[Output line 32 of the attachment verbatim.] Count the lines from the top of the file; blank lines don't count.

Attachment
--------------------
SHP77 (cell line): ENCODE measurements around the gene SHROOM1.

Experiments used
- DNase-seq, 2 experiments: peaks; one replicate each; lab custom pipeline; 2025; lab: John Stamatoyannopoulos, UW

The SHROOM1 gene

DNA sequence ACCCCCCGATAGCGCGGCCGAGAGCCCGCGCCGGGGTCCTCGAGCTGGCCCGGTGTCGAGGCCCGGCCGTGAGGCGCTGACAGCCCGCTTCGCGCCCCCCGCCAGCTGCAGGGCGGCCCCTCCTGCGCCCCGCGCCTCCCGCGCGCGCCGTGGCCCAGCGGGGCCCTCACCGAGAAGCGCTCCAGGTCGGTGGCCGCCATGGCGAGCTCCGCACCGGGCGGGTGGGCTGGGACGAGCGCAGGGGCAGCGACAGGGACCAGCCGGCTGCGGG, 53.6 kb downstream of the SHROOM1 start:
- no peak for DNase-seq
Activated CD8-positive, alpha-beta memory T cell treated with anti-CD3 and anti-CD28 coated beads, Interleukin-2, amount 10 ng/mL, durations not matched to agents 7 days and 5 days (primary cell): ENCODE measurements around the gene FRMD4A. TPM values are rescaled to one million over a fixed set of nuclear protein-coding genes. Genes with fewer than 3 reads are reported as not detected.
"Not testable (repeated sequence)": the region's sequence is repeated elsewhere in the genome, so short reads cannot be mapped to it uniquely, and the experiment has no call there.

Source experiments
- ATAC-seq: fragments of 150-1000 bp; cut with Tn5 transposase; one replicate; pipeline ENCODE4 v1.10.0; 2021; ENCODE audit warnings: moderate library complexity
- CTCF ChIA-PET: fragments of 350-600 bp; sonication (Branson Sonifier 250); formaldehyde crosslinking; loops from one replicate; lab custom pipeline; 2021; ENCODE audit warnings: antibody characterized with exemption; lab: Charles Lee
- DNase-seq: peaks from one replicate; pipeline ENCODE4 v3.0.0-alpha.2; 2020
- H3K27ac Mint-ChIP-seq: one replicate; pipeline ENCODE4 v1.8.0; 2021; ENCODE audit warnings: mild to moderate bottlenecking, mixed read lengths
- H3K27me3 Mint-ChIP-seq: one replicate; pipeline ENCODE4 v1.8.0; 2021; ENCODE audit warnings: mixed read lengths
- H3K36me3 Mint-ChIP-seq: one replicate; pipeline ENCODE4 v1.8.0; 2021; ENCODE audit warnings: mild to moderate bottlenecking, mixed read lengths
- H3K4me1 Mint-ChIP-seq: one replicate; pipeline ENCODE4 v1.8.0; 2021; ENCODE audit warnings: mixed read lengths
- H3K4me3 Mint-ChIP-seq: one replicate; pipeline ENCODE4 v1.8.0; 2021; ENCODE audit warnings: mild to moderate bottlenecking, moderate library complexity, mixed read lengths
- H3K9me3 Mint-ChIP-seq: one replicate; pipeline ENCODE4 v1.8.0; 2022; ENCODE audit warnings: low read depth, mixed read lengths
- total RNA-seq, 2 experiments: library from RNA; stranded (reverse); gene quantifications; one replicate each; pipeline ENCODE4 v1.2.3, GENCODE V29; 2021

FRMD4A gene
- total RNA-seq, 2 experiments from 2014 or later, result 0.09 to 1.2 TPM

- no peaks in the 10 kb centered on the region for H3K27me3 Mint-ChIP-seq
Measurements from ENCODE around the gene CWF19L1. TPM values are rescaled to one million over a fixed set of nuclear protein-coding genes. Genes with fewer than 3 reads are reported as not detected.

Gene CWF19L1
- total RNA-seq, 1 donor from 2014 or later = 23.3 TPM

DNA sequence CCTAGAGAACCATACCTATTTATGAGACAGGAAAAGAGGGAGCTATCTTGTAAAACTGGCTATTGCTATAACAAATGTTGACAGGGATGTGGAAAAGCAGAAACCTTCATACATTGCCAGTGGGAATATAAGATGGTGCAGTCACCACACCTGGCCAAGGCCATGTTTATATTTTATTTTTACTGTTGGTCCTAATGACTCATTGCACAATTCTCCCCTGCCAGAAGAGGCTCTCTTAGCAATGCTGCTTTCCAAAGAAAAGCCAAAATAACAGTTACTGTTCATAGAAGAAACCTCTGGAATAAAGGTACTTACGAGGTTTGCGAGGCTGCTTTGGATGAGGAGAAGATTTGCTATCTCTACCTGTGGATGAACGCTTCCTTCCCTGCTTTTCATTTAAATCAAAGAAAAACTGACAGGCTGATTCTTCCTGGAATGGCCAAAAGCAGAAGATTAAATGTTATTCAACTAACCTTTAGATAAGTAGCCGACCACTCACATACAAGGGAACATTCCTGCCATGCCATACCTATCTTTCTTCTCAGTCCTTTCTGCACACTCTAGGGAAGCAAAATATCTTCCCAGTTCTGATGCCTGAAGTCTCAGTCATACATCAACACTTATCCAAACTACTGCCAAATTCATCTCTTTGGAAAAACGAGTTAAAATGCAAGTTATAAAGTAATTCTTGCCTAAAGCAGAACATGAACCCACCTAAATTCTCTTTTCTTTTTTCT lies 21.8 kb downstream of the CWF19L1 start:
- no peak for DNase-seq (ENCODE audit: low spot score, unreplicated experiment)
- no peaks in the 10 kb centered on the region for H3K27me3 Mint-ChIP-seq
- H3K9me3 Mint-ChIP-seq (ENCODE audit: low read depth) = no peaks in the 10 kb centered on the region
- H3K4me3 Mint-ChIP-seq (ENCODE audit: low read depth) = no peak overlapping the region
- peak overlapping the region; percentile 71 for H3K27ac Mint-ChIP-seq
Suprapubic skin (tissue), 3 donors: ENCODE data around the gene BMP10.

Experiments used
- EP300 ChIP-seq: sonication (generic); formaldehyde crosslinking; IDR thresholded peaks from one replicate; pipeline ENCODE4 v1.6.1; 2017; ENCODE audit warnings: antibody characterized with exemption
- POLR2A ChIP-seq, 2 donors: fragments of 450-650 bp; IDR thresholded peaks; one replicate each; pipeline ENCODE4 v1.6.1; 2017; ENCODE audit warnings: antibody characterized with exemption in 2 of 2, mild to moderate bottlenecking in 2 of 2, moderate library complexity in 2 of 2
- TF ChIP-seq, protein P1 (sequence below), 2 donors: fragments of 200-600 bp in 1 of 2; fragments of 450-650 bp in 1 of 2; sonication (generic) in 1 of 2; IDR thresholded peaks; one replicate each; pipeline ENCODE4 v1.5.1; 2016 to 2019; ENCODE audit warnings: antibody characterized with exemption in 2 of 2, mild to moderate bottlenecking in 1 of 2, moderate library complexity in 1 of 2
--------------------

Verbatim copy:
Suprapubic skin (tissue), 3 donors: ENCODE data around the gene BMP10.